Benjamin Randell Harris was a rifleman who served in the British Army between 1803 and 1814. Born in Portsmouth, his family moved to Stalbridge in North Dorset when he was still a child. His father, Robert was a shepherd and Benjamin as a youngster would help tend the sheep across the Blandford Downs. Later, Benjamin would train as a cobbler.
In 1803, Benjamin was selected by ballot to join the British Army for which he was paid a bounty of eleven pounds. Forty five years later, a book would be published recounting his army experiences. Like most ordinary soldiers of the time, he was illiterate so he related his memories to Captain Henry Curling who produced the book – A Dorset Rifleman. It is one of the few accounts of the life of a common soldier of the time. During his service, he was randomly selected to be part of a firing squad to execute a deserter – an experience understandingly, he found particularly disturbing.
Benjamin Harris served in Ireland, Denmark and in the Spanish Peninsular War. Unlike many of his comrades, he survived these conflicts unhurt but the sights and horrors he witnessed remained with him for the rest of his life. In his next expedition to Walcheren, on the Dutch coast, he was less fortunate whose aim was to make the port of Antwerp unusable to the French Navy. It was a disaster. In a force of 40,000, 4,000 died and 12,000 became permanently disabled mainly due to diseases such as dysentery, cholera and malaria. Benjamin Harris was one of them. He survived only because he was able to buy extra medical care financed by income from additional work as a cobbler. However, he was now unfit for military service and was discharged from the army. As a result he lost his accrued military pension of sixpence (2.5p) per day which he had not yet drawn. From thereon, he worked as a cobbler. In his discharge papers, he is described as 5ft 5ins tall with black hair, grey eyes and with a dark complexion.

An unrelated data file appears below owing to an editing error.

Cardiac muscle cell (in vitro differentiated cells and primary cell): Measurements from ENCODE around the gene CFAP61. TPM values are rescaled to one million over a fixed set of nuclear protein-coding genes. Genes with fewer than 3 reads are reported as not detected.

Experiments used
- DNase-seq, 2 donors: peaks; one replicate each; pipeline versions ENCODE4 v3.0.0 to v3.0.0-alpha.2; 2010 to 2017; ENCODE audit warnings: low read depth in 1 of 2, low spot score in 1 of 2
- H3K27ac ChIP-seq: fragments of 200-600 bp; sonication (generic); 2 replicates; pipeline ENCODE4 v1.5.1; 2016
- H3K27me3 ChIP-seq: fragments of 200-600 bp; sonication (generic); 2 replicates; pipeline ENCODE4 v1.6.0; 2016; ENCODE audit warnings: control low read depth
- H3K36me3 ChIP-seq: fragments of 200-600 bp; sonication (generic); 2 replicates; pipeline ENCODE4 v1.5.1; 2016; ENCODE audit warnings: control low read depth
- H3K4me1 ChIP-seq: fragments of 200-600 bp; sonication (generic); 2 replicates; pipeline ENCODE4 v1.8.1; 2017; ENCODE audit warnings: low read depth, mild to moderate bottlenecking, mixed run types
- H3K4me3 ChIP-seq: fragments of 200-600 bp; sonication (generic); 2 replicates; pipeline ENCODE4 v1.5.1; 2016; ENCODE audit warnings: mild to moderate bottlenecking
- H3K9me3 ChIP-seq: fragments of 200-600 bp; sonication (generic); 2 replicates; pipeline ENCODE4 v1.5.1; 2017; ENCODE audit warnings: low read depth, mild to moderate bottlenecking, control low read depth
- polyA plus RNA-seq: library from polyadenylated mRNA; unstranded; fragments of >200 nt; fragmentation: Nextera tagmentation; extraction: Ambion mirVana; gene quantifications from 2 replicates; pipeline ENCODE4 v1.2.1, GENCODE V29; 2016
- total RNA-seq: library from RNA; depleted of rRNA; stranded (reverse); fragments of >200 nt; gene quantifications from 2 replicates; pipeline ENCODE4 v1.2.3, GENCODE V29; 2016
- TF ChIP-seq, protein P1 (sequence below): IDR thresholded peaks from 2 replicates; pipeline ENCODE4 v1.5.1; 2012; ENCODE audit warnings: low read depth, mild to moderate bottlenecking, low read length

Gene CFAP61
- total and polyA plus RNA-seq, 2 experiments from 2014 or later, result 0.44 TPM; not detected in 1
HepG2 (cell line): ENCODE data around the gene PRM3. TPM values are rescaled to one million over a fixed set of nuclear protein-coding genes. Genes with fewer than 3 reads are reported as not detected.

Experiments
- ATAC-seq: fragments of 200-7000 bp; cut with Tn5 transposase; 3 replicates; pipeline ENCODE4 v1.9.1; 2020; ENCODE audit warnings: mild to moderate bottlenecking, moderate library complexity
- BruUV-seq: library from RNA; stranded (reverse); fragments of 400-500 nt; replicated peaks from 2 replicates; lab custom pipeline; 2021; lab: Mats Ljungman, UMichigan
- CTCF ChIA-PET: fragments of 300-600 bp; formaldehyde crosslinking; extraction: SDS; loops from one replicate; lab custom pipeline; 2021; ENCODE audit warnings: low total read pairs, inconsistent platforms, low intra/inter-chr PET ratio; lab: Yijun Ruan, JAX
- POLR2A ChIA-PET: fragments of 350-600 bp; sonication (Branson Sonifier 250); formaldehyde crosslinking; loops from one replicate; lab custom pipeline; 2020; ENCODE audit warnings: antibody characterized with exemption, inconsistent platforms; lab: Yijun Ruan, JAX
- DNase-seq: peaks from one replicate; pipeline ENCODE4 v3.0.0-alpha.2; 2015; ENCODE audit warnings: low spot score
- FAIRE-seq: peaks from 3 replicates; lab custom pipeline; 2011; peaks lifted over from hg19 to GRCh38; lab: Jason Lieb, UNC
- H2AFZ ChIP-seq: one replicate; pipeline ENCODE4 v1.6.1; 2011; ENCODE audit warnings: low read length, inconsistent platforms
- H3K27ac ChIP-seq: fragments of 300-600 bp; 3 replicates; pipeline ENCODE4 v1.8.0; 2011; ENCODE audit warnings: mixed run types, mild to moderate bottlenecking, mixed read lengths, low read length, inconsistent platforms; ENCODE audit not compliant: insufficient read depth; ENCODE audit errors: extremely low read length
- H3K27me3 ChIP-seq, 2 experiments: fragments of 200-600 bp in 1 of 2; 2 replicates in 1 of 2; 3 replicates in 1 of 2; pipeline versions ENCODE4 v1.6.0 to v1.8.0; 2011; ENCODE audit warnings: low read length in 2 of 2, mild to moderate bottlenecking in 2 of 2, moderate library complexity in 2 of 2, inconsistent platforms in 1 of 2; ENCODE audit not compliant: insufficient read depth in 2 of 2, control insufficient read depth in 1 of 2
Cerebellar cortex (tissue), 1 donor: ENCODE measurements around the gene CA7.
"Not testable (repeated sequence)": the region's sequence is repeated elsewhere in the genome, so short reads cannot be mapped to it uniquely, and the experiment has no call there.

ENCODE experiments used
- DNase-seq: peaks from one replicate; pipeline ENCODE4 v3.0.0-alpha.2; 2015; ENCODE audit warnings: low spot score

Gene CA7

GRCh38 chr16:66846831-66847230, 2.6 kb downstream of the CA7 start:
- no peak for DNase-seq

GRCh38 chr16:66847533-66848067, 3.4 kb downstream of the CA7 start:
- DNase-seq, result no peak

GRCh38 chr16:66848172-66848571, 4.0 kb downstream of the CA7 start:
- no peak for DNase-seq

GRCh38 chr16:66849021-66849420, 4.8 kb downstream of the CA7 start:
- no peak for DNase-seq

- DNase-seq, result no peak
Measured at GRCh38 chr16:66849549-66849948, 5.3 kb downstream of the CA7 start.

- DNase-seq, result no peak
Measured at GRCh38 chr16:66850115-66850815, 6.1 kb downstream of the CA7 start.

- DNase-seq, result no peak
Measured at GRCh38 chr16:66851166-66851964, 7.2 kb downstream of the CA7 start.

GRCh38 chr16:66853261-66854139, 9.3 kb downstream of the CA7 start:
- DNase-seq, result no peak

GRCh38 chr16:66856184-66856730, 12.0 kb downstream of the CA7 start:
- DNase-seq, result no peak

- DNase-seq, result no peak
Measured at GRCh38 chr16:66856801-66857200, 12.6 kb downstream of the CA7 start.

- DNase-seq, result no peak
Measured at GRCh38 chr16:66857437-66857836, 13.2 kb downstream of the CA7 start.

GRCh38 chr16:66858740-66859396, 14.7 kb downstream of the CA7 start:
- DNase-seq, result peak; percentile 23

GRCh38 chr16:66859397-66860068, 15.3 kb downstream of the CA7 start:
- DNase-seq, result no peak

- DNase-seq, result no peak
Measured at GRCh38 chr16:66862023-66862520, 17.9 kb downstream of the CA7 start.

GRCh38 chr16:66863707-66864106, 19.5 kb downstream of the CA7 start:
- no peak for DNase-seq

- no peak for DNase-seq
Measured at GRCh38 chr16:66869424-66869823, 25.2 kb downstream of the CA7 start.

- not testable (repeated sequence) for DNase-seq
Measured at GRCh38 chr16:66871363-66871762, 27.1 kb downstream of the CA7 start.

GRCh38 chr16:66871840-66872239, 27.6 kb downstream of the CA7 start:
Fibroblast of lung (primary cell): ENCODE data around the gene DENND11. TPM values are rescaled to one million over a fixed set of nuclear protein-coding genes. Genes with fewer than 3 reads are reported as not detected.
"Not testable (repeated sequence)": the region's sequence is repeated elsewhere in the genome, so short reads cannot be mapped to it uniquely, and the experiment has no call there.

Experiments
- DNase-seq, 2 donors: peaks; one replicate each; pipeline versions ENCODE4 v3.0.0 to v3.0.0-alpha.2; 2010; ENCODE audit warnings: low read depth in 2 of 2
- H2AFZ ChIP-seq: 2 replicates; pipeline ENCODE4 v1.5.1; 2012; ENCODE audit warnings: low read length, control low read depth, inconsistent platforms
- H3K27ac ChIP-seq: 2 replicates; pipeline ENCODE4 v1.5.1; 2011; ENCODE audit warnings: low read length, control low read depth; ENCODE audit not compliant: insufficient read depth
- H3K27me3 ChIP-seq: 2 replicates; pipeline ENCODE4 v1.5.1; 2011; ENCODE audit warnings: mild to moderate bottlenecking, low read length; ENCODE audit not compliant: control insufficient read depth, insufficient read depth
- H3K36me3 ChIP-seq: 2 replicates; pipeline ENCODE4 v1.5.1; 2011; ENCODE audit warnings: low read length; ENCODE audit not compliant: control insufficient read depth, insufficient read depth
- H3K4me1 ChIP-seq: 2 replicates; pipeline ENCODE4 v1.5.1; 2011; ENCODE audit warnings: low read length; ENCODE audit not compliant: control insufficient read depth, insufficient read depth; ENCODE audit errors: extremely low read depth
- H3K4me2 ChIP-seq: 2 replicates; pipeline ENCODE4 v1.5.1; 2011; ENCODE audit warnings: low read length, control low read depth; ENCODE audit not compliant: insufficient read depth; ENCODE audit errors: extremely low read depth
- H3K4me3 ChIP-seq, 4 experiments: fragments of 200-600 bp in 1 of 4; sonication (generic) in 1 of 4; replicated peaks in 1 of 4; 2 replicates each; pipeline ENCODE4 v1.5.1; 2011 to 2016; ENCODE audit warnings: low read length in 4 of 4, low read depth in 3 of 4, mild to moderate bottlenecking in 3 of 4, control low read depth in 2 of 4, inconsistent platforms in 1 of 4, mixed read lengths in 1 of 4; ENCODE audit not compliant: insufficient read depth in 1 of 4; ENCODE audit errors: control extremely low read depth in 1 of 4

It was when Benjamin Harris was working as a cobbler in Soho, London that Captain Curling sought him out and persuaded him to relate his memories for posterity. In May 1853, the United Services Gazette reported:
‘He (Benjamin Harris) fought at Copenhagen, the Netherlands and in the Peninsula. He was rendered unfit for service by the horrible Walcheren fever and yet he has no pension! At seventy-three years, he makes shoes in James Street, Golden-square and a hard matter it is to make and mend enough to keep life and soul together.’
It is understood that Benjamin Randell Harris died in 1858 and is buried in Bethnal Green, London.
(Source: A Dorset Rifleman – the Recollections of Benjamin Harris (1995) by Eileen Hathaway.)